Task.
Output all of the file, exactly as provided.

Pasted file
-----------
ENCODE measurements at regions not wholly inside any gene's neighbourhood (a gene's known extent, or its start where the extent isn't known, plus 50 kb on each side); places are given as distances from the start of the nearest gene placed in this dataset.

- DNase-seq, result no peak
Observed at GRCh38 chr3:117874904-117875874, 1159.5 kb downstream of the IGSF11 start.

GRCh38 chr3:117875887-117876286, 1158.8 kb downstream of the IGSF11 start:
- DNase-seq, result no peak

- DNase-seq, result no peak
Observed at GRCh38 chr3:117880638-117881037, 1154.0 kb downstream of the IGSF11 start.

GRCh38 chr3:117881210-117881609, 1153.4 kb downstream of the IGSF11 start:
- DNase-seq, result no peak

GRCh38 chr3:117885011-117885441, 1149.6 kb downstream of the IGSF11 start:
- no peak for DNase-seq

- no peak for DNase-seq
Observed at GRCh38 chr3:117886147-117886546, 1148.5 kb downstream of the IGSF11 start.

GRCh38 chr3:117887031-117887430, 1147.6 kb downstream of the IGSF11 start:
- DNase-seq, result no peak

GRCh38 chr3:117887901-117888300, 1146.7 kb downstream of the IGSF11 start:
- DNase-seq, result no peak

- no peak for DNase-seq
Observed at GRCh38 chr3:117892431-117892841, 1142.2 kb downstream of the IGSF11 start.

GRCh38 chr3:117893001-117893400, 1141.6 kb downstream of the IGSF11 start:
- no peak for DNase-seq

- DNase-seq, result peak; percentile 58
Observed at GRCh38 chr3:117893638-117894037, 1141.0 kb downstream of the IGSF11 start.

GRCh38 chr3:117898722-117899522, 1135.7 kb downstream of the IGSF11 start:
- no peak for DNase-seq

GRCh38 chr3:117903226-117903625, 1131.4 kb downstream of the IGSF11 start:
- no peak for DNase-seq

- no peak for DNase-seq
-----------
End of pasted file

ENCODE measurements at regions not wholly inside any gene's neighbourhood (a gene's known extent, or its start where the extent isn't known, plus 50 kb on each side); places are given as distances from the start of the nearest gene placed in this dataset.

- DNase-seq, result no peak
Observed at GRCh38 chr3:117874904-117875874, 1159.5 kb downstream of the IGSF11 start.

GRCh38 chr3:117875887-117876286, 1158.8 kb downstream of the IGSF11 start:
- DNase-seq, result no peak

- DNase-seq, result no peak
Observed at GRCh38 chr3:117880638-117881037, 1154.0 kb downstream of the IGSF11 start.

GRCh38 chr3:117881210-117881609, 1153.4 kb downstream of the IGSF11 start:
- DNase-seq, result no peak

GRCh38 chr3:117885011-117885441, 1149.6 kb downstream of the IGSF11 start:
- no peak for DNase-seq

- no peak for DNase-seq
Observed at GRCh38 chr3:117886147-117886546, 1148.5 kb downstream of the IGSF11 start.

GRCh38 chr3:117887031-117887430, 1147.6 kb downstream of the IGSF11 start:
- DNase-seq, result no peak

GRCh38 chr3:117887901-117888300, 1146.7 kb downstream of the IGSF11 start:
- DNase-seq, result no peak

- no peak for DNase-seq
Observed at GRCh38 chr3:117892431-117892841, 1142.2 kb downstream of the IGSF11 start.

GRCh38 chr3:117893001-117893400, 1141.6 kb downstream of the IGSF11 start:
- no peak for DNase-seq

- DNase-seq, result peak; percentile 58
Observed at GRCh38 chr3:117893638-117894037, 1141.0 kb downstream of the IGSF11 start.

GRCh38 chr3:117898722-117899522, 1135.7 kb downstream of the IGSF11 start:
- no peak for DNase-seq

GRCh38 chr3:117903226-117903625, 1131.4 kb downstream of the IGSF11 start:
- no peak for DNase-seq

- no peak for DNase-seq